MIT Researchers Build Robot That Detects Hidden Items in a Pile

Aug. 16, 2022
The robotic system uses a combination of radio frequency signals, computer vision, and MIT-developed algorithms to calculate the minimum number actions necessary to find and remove the target item.

Researchers at the Massachusetts Institute of Technology (MIT) have developed a robotic system that can detect objects buried in a pile—even if they don’t have RFID.

If at least some items in the pile have RFID tags, the target item does not need to be tagged for the system, known as FuseBot, to recover it using a combination of radio frequency signals, computer vision, and MIT-developed algorithms to calculate the minimum number actions necessary to find and remove the target item.

The researchers reported on their work—“FuseBot: RF-Visual Mechanical Search”—in Robotics: Science and Systems (

“If you're only relying on cameras, you can only see the surface of the pile,” explains Tara Boroushaki, lead author on the article and a research assistant and doctoral student at the Signal Kinetics group in the Media Lab at MIT. (Cambridge, MA, USA; "Essentially what we're trying to do is to give robots the ability to see beyond the line of sight,” she says.

Boroushaki notes that the ability for robots to detect items without RFID tags that are buried in a pile would improve the cost efficiency of many logistics processes, such as processing product returns or picking and packing orders. In factory settings, this capability also would be useful. For example, it would allow a robot to locate a tool that a human put away in the wrong place, she says.

FuseBot comprises a UR5e robotic arm from Universal Robots (Odense, Denmark; with a 2f85 gripper from Robotiq (Quebec City, Canada; 

The Search and Retrieval Process

To find an occluded item, the robot first surveys the pile and creates a model using a 3D RealSense Depth D415 camera from Intel (Santa Clara, CA;, which is mounted on FuseBot’s wrist.

To create the 3D model, the robot uses a voxel grid to represent the pile. It then uses depth information and the camera’s position to determine if each voxel in the grid is occupied, empty, or occluded, the researchers explain in the research paper.  

At the same time, the robot also has two antennas on its wrist that transmit and receive wireless signals to gather information—such as size and location—on every RFID-tagged item in the pile. Since the radio waves can pass through most solid surfaces, the robot can gather information about the environment deep inside the pile.

The two antennas are WA5VJB Log Periodic PCB antennas from Kent Electronics (Sugar Land, TX, USA;  and are connected to two Nuand BladeRF 2.0 Micro software radios (San Francisco, CA, USA; through a ZAPD-21-S+ splitter (0.5-2.0 GHz) from MiniCircuits (Brooklyn, NY, USA;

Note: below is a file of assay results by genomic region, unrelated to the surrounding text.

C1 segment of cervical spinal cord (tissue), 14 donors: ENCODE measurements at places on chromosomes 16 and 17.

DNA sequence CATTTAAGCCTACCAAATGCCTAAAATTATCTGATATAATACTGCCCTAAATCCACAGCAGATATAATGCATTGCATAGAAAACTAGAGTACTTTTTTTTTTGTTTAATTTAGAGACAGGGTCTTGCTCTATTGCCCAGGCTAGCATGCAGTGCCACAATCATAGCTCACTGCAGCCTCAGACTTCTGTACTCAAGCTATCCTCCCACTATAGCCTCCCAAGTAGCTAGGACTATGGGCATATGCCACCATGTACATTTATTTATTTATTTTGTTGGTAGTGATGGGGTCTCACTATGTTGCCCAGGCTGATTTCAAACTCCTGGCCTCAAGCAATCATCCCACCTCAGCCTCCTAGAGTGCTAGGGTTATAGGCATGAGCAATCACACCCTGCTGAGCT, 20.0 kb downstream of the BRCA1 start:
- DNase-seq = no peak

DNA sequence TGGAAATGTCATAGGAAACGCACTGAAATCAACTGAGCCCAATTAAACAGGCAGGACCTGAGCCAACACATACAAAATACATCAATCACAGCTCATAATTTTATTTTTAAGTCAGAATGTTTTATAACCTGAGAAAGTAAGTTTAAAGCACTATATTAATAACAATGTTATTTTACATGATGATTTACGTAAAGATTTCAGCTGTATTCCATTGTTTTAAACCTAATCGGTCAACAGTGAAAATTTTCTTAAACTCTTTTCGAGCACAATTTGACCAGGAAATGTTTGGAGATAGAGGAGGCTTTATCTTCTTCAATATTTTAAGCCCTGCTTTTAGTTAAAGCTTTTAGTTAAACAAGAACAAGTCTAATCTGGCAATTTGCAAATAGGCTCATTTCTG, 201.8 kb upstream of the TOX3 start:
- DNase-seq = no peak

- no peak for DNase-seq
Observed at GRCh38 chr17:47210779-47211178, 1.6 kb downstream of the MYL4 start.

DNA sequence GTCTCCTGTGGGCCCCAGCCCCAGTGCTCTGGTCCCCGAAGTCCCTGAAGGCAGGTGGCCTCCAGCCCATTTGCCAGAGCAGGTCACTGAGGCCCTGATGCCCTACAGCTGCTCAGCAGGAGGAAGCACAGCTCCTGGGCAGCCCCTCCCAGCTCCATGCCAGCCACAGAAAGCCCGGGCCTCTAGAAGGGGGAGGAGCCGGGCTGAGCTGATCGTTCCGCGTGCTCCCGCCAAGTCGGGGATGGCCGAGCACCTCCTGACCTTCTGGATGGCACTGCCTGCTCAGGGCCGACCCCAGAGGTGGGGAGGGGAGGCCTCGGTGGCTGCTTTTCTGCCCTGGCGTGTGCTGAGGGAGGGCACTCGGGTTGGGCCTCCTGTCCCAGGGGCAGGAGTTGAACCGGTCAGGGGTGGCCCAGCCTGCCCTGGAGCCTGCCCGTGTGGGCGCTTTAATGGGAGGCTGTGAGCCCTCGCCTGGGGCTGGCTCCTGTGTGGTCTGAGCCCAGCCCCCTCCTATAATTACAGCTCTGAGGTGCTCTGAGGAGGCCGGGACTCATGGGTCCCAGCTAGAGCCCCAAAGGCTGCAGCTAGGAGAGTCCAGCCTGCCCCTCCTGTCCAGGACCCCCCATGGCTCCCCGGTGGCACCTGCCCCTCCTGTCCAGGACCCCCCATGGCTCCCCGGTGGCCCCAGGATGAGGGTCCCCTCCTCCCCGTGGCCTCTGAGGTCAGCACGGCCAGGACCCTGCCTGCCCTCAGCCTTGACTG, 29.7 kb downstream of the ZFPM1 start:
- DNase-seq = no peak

Software to control the robot’s operations and communicate between components of the system is housed on a custom-built PC located in the lab.

By merging the information from the RFID and camera systems, FuseBot determines the areas within the pile for which it has no information. Using this information, in addition to knowledge about the size and shape of the target item, FuseBot creates a heat map, showing the high probability and low probability locations for the target item.

In the next step, the robot system uses MIT-developed algorithms to determine the least number of actions required to find the object in the pile. The entire process—imaging the pile, creating a heat map, and removing an object from the pile—is updated every time FuseBot removes an item from the pile and until the target item is found. 

Measuring Performance

To measure FuseBot’s performance, the MIT researchers tested it against another vision system, called X-Ray, which estimates 2D occupancy distributions based exclusively on visual information.

 In comparison testing, the researchers found that FuseBot required fewer actions to find the target item than X-Ray did. FuseBot also was more successful in finding the item, achieving a success rate of 95%, compared with 84% for X-Ray. And it was faster: The median search-and-retrieval time for FuseBot was 62 seconds, compared with 142 seconds for X-Ray.

About the Author

Linda Wilson | Editor in Chief

Linda Wilson joined the team at Vision Systems Design in 2022. She has more than 25 years of experience in B2B publishing and has written for numerous publications, including Modern Healthcare, InformationWeek, Computerworld, Health Data Management, and many others. Before joining VSD, she was the senior editor at Medical Laboratory Observer, a sister publication to VSD.         

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